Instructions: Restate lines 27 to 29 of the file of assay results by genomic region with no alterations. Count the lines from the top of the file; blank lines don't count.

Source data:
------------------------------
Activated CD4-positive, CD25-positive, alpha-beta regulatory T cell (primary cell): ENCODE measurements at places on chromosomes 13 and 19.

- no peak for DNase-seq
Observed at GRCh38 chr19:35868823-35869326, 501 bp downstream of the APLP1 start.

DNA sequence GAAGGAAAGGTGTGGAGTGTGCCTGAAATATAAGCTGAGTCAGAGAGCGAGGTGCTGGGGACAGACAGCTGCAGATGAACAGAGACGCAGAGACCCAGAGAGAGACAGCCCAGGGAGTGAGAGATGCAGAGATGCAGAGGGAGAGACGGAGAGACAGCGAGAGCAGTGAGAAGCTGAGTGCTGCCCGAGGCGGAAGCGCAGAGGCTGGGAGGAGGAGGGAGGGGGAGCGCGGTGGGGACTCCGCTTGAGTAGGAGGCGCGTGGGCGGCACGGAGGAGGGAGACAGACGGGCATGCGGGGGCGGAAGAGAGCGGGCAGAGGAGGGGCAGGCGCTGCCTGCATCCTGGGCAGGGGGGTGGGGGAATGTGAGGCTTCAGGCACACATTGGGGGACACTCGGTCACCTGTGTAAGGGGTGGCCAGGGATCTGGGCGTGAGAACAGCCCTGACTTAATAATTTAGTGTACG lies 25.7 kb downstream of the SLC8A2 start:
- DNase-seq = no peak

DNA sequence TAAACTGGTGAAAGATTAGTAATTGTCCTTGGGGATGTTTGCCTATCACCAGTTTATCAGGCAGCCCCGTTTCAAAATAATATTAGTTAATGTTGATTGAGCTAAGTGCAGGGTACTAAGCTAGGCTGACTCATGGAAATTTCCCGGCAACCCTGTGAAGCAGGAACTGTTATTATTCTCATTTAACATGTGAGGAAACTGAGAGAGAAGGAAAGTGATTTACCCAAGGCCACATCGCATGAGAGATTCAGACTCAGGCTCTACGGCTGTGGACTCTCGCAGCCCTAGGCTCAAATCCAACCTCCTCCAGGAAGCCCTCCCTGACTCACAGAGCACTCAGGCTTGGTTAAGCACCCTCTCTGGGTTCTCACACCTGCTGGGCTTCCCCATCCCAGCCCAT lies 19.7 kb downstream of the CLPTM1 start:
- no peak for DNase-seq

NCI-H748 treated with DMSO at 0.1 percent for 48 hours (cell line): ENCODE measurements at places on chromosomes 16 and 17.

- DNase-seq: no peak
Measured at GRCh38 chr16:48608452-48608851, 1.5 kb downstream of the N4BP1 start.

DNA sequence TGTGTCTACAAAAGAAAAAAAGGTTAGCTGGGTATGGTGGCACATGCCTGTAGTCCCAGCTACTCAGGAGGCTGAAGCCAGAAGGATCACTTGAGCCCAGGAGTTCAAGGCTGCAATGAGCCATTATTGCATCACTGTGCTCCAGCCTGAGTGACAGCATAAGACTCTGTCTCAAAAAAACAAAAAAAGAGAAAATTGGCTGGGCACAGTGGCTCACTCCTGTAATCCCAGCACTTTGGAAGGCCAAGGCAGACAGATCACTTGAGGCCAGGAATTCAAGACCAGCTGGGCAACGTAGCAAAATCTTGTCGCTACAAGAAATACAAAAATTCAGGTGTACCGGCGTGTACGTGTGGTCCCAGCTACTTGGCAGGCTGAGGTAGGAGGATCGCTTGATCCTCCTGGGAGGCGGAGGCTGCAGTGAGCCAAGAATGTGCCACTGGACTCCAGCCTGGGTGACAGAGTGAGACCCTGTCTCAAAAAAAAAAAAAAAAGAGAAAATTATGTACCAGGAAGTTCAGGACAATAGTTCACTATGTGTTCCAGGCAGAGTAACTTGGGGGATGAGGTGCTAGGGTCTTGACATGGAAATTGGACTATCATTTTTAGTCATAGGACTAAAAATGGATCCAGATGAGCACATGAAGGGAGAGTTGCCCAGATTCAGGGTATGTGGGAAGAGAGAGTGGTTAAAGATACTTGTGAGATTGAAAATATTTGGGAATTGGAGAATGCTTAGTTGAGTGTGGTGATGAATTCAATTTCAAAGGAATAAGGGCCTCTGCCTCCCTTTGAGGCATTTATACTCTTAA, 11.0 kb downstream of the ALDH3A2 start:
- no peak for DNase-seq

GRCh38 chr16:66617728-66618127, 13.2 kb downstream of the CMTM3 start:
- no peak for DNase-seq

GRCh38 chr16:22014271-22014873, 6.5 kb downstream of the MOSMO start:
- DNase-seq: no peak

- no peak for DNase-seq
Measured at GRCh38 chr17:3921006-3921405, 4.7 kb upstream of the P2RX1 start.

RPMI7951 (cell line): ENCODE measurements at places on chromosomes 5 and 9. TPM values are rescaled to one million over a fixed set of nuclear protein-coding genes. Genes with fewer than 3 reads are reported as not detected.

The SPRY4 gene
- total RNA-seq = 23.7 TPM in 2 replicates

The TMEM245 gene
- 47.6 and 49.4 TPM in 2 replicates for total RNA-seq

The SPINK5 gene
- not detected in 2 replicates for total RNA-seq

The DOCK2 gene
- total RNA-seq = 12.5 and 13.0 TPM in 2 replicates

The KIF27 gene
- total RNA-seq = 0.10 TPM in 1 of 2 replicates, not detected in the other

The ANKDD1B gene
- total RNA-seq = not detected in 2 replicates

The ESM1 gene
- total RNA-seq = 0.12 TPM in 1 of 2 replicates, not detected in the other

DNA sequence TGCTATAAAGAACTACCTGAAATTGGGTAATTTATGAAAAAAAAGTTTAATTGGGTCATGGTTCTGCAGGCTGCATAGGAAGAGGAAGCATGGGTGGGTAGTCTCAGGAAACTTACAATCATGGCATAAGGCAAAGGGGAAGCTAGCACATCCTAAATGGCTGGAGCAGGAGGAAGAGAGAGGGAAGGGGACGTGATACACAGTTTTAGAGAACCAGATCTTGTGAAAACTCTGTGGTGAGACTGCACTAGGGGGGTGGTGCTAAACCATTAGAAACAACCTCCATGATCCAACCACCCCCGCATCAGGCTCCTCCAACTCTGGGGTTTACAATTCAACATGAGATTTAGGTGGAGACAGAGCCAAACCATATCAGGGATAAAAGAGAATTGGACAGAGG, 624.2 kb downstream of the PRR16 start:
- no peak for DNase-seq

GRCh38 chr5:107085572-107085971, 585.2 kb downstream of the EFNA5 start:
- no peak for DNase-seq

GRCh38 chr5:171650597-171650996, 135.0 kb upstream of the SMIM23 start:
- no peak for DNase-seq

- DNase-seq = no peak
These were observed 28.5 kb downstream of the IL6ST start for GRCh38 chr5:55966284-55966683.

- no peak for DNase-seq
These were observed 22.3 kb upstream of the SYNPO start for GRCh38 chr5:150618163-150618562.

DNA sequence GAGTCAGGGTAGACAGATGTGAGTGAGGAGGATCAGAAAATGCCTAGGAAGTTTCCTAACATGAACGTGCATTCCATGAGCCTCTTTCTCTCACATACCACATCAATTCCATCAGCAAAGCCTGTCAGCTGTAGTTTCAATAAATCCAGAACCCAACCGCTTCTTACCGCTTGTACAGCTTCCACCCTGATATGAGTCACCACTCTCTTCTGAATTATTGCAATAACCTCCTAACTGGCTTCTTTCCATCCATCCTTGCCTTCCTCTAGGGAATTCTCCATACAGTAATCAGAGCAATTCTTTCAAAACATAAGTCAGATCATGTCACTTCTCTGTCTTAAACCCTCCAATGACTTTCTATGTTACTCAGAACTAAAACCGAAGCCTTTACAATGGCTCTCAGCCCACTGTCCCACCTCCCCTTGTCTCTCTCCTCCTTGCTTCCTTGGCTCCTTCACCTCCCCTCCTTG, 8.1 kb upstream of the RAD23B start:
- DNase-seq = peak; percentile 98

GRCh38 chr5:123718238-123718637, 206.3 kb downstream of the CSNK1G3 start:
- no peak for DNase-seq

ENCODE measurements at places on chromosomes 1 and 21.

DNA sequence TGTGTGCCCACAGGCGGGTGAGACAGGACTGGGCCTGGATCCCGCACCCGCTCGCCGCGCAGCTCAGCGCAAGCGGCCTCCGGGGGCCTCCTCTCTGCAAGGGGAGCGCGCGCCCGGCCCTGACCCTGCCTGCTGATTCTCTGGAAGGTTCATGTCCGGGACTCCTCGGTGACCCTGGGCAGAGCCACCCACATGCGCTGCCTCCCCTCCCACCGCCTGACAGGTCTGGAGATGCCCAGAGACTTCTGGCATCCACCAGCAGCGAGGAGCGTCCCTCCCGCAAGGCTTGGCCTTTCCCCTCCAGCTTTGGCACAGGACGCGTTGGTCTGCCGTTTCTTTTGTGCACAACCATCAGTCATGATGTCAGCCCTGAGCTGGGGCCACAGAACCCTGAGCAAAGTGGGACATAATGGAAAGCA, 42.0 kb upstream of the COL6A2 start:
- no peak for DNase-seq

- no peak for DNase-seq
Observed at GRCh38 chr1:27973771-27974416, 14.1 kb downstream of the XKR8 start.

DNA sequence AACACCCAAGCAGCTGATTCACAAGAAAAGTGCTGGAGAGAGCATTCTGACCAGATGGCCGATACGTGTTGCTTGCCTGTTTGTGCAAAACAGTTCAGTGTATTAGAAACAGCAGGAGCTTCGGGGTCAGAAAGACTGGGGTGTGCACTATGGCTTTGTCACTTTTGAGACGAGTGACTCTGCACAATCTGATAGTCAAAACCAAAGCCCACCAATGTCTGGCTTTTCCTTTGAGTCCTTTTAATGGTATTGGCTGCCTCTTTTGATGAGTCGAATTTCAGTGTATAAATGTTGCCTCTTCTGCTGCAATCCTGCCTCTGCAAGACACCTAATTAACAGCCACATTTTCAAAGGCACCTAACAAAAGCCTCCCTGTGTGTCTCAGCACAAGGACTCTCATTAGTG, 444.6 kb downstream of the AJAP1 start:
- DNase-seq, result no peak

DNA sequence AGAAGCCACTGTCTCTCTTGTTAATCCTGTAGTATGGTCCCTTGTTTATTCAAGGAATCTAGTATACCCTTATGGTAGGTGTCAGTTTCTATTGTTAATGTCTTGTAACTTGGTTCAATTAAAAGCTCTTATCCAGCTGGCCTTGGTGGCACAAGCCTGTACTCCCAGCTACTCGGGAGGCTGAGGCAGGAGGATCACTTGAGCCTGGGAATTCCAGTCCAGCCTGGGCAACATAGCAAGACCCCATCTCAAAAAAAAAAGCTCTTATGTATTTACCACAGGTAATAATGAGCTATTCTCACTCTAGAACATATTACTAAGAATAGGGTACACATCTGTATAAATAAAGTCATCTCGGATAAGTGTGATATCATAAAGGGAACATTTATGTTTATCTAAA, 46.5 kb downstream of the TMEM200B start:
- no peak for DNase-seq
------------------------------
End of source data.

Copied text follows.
- total RNA-seq = 12.5 and 13.0 TPM in 2 replicates

The KIF27 gene
- total RNA-seq = 0.10 TPM in 1 of 2 replicates, not detected in the other